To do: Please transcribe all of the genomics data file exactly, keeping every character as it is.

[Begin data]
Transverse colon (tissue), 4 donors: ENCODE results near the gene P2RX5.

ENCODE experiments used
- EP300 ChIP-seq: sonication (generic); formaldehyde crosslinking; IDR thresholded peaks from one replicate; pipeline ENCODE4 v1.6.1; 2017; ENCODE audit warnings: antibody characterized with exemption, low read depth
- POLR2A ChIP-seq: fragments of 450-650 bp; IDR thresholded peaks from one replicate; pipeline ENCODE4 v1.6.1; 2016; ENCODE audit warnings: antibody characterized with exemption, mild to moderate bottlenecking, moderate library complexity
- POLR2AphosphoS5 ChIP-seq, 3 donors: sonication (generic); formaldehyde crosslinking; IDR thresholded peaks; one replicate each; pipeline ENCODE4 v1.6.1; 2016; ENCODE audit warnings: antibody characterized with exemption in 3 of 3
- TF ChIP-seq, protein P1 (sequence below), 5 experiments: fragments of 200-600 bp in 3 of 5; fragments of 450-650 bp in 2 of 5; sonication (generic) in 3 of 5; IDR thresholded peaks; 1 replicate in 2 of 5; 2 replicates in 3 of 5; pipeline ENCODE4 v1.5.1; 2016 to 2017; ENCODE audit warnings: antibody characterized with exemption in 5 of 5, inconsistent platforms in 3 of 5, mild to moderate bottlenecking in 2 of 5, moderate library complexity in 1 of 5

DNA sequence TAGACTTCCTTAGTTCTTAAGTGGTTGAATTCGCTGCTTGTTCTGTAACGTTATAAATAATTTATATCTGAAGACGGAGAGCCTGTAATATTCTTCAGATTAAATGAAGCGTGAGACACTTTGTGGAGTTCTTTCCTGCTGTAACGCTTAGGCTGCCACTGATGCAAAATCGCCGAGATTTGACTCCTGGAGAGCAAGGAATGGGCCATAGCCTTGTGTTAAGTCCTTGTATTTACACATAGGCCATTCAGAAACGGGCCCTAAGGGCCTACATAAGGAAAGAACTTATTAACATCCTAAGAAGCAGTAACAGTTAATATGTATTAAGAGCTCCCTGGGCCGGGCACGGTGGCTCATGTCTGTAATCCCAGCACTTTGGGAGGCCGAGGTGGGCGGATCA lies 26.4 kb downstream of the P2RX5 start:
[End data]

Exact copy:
Transverse colon (tissue), 4 donors: ENCODE results near the gene P2RX5.

ENCODE experiments used
- EP300 ChIP-seq: sonication (generic); formaldehyde crosslinking; IDR thresholded peaks from one replicate; pipeline ENCODE4 v1.6.1; 2017; ENCODE audit warnings: antibody characterized with exemption, low read depth
- POLR2A ChIP-seq: fragments of 450-650 bp; IDR thresholded peaks from one replicate; pipeline ENCODE4 v1.6.1; 2016; ENCODE audit warnings: antibody characterized with exemption, mild to moderate bottlenecking, moderate library complexity
- POLR2AphosphoS5 ChIP-seq, 3 donors: sonication (generic); formaldehyde crosslinking; IDR thresholded peaks; one replicate each; pipeline ENCODE4 v1.6.1; 2016; ENCODE audit warnings: antibody characterized with exemption in 3 of 3
- TF ChIP-seq, protein P1 (sequence below), 5 experiments: fragments of 200-600 bp in 3 of 5; fragments of 450-650 bp in 2 of 5; sonication (generic) in 3 of 5; IDR thresholded peaks; 1 replicate in 2 of 5; 2 replicates in 3 of 5; pipeline ENCODE4 v1.5.1; 2016 to 2017; ENCODE audit warnings: antibody characterized with exemption in 5 of 5, inconsistent platforms in 3 of 5, mild to moderate bottlenecking in 2 of 5, moderate library complexity in 1 of 5

DNA sequence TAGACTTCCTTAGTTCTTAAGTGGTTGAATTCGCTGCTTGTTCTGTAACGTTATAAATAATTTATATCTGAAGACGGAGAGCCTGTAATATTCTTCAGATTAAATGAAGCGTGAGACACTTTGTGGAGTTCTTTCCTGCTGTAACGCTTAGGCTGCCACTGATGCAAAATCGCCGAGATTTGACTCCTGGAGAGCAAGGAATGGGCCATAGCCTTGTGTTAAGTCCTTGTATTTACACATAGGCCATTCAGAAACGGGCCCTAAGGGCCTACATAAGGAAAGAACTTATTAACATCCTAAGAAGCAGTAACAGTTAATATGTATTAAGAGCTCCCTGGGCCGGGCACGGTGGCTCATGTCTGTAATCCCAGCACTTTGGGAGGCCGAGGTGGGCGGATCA lies 26.4 kb downstream of the P2RX5 start: